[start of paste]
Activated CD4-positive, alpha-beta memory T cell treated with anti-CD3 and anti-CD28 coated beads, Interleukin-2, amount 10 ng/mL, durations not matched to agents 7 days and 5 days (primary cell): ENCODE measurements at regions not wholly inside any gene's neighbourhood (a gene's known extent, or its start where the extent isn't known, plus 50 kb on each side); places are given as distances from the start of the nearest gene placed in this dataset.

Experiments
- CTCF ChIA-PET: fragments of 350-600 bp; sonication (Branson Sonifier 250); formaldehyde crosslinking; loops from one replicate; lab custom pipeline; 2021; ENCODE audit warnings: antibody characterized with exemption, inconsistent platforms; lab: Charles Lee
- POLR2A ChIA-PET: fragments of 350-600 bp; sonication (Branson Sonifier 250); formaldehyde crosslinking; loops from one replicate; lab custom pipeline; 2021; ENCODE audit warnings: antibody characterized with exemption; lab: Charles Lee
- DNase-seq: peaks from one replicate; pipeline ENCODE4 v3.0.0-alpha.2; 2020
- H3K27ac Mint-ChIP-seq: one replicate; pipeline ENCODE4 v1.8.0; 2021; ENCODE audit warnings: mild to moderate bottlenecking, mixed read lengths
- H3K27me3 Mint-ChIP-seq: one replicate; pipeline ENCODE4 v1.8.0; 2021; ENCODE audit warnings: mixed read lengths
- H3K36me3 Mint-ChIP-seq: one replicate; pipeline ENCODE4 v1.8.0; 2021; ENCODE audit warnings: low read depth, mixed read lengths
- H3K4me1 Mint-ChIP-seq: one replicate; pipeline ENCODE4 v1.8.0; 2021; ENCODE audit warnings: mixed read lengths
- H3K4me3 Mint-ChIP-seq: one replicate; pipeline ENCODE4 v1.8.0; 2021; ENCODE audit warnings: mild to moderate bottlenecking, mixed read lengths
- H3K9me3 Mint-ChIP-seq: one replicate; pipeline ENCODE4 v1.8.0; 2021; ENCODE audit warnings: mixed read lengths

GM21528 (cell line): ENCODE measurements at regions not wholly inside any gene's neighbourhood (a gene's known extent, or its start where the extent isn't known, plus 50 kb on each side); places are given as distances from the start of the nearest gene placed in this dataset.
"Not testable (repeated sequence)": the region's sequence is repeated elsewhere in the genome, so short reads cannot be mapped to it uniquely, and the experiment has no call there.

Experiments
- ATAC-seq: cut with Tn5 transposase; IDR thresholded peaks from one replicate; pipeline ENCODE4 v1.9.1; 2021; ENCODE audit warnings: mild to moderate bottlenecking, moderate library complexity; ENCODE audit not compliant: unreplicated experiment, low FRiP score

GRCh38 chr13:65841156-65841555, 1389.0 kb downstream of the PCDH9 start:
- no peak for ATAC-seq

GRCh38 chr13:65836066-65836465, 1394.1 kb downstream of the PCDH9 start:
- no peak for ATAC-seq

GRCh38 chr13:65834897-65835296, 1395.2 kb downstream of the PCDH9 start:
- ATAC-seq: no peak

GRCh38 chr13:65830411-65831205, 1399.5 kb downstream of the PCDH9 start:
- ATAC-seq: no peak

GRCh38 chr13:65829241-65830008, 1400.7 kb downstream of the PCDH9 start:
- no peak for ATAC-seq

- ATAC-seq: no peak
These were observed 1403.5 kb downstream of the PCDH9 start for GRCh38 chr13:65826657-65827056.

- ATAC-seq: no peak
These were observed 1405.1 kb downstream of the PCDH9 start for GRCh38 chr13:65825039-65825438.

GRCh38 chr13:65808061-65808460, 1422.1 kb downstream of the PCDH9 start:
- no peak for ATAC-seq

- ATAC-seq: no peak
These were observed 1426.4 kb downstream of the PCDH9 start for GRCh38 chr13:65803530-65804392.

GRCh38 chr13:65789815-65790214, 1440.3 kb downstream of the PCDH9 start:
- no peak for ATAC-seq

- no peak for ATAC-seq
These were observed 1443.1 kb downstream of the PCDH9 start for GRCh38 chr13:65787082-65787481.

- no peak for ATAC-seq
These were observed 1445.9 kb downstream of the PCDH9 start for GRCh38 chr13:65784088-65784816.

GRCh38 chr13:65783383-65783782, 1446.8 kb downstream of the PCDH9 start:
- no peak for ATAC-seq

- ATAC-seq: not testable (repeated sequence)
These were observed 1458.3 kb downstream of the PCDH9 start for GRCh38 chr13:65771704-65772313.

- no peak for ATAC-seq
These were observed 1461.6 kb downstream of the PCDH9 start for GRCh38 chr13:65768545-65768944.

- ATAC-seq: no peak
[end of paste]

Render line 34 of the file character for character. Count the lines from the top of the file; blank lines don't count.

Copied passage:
GRCh38 chr13:65789815-65790214, 1440.3 kb downstream of the PCDH9 start: